Originally known as Caere, Cerveteri was one of the city-states of the Etruscan League. The Necropoli della Banditaccia, declared a UNESCO World Heritage Site in 2004, is located 2 kilometers outside of the town. There is a bus which you can take from Piazza Aldo Moro that takes you to the Necropoli, but I highly recommend walking it. It is a safe walk, and for most of the distance, there is a designated walking area, protected by a fence, that runs alongside of the road.
I chose to walk to the Necropoli.
Via della Necropoli starts right at the bottom of the centro storico. This road will lead you directly to the site.
The first parking lot that you stumble upon is for buses, etc. There is another parking lot much closer to the site. Just continue walking down the road.Here it is necessary to walk along the side of the road, as at times the ground on the other side of the fence drops off into tombs.The Necropoli itself, is a sight that you must see! It is vast! There are approximately 1,000 tombs, 400 in the Necropoli itself, on 10 hectares of land, while the others are spread around the surrounding countryside. Some of the tombs date back from the 9th century BC. When you arrive at the site, follow the signs to the ticket office. Once you have purchased your admission ticket, (E 6.00), you are given a remote control. The ticketed area is staffed by young adults, most of whom are very helpful. They will ask you which language you speak, and then they will program your remote and tell you which button to press when you enter into certain tombs. You are also given a map of the area. From that point on, it’s all up to you! Down a pathway, you will find a small building where a film is shown, giving you a history of the tombs, and an explanation of the site, in general. There is also a snack bar there, as well as toilets. Going inside of the tombs was a fun experience. Some of them are lit, when you enter, by motion sensors, but with others, you walk inside, press the button on the remote, and an explanation begins, telling you about the history of the particular tomb. A few of these are accompanied by multimedia effects – lighting, video, and of course, sound. It makes for a really fun and educational experience. You will find a staff member standing at the entrance to these particular tombs, controlling the crowds. The multimedia explanations take approx. five to ten minutes each, so it’s no big deal to wait for one group to exit before entering yourself. And inside of the tombs, space is limited, so you wouldn’t want to be in there with a group of fifteen or so school children! I strongly advise taking your time here. Explore the small pathways, and make sure that you cover it all. I spent 4 hours walking around the Necropoli , and I still didn’t see it all. Some of the tombs are not lit, so take a flashlight with you, if you want to have an even better experience. After walking around the area, I found the photos of the people excavating the tombs fascinating!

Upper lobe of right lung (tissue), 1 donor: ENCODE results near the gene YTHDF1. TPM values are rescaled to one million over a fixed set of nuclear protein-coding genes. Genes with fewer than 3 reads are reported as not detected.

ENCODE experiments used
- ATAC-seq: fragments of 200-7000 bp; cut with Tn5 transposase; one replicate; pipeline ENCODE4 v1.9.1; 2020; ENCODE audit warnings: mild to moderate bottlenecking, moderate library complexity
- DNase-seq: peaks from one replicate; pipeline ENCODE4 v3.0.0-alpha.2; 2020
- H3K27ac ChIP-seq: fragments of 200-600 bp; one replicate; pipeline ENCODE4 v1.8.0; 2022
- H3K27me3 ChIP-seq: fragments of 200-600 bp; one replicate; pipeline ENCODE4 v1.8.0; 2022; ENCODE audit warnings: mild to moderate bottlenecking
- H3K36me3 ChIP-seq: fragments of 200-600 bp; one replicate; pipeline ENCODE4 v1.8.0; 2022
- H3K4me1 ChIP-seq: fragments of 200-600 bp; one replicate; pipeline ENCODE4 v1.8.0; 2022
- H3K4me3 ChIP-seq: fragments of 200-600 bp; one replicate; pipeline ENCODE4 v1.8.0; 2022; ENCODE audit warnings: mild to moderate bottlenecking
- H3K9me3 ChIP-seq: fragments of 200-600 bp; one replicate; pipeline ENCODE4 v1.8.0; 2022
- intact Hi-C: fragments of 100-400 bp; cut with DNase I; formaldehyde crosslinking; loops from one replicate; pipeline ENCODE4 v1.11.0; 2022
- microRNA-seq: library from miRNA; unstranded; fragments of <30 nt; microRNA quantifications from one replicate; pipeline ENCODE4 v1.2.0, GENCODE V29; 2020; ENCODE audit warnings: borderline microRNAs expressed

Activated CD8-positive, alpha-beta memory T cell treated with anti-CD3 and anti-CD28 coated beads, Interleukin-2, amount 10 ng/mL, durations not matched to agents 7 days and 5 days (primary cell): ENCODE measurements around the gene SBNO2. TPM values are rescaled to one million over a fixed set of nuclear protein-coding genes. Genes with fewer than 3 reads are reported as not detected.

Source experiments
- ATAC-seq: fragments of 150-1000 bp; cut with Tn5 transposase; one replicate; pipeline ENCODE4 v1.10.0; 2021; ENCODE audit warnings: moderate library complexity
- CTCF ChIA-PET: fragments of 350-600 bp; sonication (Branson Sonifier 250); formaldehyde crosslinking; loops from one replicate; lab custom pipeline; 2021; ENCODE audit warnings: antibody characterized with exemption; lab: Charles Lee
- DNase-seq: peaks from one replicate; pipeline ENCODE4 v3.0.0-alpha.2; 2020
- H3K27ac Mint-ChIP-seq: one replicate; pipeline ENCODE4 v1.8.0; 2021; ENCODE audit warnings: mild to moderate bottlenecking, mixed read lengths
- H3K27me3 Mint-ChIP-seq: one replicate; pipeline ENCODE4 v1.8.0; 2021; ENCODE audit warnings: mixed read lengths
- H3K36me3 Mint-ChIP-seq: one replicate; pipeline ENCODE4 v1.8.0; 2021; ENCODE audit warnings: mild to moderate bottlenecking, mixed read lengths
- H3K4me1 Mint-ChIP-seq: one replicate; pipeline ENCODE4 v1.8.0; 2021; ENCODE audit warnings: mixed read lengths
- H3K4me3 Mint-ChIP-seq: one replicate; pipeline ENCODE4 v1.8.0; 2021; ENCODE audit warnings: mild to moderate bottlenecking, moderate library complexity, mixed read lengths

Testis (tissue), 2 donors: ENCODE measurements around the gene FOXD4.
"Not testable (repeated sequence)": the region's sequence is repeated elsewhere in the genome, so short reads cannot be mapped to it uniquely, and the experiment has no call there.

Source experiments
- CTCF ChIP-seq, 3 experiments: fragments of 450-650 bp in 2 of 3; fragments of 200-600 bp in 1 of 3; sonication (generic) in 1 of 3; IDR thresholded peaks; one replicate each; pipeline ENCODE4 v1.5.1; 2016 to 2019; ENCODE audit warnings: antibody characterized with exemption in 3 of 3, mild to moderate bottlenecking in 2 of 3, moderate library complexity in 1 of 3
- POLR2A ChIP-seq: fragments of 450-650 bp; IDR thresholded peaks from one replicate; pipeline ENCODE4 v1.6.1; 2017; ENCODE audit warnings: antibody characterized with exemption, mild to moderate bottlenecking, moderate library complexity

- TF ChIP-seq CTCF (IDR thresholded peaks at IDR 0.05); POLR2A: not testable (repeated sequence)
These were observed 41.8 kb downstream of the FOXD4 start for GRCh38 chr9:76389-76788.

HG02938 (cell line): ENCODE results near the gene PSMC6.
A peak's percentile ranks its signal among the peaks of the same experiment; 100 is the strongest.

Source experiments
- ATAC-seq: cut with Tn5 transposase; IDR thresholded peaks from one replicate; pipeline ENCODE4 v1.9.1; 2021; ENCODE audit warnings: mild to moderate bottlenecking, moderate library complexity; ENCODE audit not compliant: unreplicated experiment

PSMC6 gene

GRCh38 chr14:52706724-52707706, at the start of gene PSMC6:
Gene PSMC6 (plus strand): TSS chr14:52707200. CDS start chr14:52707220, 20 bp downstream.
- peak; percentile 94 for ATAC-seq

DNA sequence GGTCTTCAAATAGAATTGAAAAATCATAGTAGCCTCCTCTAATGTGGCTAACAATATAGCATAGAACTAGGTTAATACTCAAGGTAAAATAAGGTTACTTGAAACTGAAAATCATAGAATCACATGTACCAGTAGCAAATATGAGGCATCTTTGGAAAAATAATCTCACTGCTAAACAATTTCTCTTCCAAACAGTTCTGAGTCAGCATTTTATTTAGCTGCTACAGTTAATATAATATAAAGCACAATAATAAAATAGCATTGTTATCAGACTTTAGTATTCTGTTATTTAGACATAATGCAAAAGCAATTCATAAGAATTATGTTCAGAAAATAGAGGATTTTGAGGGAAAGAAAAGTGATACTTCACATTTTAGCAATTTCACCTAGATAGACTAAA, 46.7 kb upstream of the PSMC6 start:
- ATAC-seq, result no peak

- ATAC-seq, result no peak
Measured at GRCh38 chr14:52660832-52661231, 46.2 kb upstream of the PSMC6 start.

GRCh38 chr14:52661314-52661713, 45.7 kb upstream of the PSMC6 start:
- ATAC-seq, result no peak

I decided to leave the tombs outside of the ticketed area for another day, and instead, took a leisurely walk back towards town.I ate dinner that night at Da Bibbo Osteria Rivisitata. If you are planning on dining here, and I recommend that you do, it’s best to make a reservation, especially if you want to dine outside. I had a reservation, that I’d made the day before, so I had no problem getting a table. But while I sat there, people kept coming in, and before you knew it, they were turning people away. The food here was very good! I had sauteed clams and mussels, and then a spaghetti with gallinetta di mare (tiny clams) which was delicious! The two plates, a bottle of local wine, water, coffee, dessert (tiramisu with a kinder torte inside), plus a grappa cost E 45.00.
After dinner, I strolled back to the Palazzo and my lovely room, having had an exciting and educational day.
Next up: More from Cerveteri, including the Museo Nazionale Ceres and the first day of the festival honoring the town’s patron saint, San Michele Archangelo.
Note: This blog is written in English, and the author takes no responsibility for the quality of any translations which may appear.